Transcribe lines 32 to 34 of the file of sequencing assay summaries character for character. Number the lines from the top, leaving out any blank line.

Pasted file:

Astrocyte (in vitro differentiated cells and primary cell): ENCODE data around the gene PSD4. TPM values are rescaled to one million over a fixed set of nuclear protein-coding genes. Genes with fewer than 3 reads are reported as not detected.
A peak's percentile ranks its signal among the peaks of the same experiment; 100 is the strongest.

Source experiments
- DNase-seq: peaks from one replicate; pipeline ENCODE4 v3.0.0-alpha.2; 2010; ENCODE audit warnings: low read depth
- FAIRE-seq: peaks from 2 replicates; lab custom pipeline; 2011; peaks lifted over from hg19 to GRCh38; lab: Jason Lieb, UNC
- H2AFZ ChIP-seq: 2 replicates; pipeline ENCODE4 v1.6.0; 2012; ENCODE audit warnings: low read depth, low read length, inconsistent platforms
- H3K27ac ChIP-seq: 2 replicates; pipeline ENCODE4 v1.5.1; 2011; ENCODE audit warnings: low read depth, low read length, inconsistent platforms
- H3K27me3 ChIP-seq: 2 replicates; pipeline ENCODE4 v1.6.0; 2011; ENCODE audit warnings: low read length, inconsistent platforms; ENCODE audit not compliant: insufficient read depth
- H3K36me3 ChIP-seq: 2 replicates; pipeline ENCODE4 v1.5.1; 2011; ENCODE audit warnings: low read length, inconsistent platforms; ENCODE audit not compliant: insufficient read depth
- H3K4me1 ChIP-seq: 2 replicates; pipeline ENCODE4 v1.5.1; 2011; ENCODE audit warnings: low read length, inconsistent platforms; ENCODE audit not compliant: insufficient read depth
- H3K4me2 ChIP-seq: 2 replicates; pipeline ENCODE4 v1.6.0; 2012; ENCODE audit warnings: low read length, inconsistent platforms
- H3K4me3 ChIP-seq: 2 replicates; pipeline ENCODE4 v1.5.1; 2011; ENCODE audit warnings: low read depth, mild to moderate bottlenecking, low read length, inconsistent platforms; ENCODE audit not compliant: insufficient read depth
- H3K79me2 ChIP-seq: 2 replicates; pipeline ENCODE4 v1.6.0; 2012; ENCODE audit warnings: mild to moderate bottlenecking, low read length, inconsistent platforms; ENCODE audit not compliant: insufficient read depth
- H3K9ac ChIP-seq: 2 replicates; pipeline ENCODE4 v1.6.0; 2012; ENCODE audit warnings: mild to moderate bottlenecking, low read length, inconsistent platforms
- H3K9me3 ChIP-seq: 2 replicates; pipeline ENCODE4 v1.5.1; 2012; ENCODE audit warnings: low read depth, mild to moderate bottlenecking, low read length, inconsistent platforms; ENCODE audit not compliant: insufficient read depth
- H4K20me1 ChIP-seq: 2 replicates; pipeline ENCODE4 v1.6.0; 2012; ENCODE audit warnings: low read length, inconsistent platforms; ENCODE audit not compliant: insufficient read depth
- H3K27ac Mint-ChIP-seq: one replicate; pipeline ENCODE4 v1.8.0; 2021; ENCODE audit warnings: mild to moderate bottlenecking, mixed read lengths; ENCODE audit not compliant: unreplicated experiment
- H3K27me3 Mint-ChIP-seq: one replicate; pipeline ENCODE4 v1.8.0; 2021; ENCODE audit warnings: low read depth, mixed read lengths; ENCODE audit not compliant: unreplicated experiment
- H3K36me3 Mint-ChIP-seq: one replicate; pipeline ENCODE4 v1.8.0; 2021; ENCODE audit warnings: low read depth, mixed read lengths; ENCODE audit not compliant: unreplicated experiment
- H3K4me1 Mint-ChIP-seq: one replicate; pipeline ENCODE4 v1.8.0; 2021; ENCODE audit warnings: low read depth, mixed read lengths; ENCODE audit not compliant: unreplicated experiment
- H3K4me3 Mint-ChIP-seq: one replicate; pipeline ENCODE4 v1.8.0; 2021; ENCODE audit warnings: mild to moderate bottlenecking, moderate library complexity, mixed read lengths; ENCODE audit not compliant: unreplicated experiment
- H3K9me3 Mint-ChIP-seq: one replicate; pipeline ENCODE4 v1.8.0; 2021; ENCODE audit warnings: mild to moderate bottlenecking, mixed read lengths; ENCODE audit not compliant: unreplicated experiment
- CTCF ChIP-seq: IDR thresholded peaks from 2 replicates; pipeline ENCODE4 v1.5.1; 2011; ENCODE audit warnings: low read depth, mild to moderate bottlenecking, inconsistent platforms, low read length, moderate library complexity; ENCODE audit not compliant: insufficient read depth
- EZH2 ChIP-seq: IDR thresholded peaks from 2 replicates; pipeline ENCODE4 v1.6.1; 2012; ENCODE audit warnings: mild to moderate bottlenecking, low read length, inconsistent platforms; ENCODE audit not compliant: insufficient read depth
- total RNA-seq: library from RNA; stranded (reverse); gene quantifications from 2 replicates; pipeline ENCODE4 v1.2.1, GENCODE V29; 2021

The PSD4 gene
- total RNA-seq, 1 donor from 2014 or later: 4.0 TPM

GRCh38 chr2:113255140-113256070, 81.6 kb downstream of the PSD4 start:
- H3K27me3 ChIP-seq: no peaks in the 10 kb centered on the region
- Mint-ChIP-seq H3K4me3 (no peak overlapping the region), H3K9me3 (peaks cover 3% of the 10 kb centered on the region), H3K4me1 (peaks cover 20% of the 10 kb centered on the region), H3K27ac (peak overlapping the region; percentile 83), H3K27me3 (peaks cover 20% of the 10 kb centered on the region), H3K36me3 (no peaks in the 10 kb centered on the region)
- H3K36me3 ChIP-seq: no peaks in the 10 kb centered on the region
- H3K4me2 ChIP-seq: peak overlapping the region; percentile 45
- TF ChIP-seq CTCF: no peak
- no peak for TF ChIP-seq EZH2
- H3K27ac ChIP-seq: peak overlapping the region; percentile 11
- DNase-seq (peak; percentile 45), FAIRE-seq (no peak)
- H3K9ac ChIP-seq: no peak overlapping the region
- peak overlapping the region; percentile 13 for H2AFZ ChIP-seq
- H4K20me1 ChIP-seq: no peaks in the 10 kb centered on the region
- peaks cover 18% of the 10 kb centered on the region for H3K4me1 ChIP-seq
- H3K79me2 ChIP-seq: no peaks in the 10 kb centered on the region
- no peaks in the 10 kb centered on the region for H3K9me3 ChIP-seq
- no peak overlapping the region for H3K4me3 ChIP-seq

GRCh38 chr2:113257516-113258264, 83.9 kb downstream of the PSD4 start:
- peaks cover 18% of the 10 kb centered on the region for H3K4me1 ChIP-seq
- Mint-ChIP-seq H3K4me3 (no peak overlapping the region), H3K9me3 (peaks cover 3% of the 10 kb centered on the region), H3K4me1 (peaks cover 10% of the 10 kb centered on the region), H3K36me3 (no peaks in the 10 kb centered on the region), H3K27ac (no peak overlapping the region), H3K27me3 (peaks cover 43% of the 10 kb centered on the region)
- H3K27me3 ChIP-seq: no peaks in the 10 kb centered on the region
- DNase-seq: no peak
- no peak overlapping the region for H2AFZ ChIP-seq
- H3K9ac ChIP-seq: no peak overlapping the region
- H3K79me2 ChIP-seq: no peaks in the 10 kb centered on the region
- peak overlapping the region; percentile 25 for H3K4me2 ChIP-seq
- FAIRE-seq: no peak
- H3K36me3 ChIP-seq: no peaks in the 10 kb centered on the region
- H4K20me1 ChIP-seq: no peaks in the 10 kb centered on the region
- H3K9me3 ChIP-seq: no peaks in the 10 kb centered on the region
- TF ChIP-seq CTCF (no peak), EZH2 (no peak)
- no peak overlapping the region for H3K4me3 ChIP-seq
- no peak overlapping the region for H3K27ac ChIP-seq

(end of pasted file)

- H3K4me2 ChIP-seq: peak overlapping the region; percentile 45
- TF ChIP-seq CTCF: no peak
- no peak for TF ChIP-seq EZH2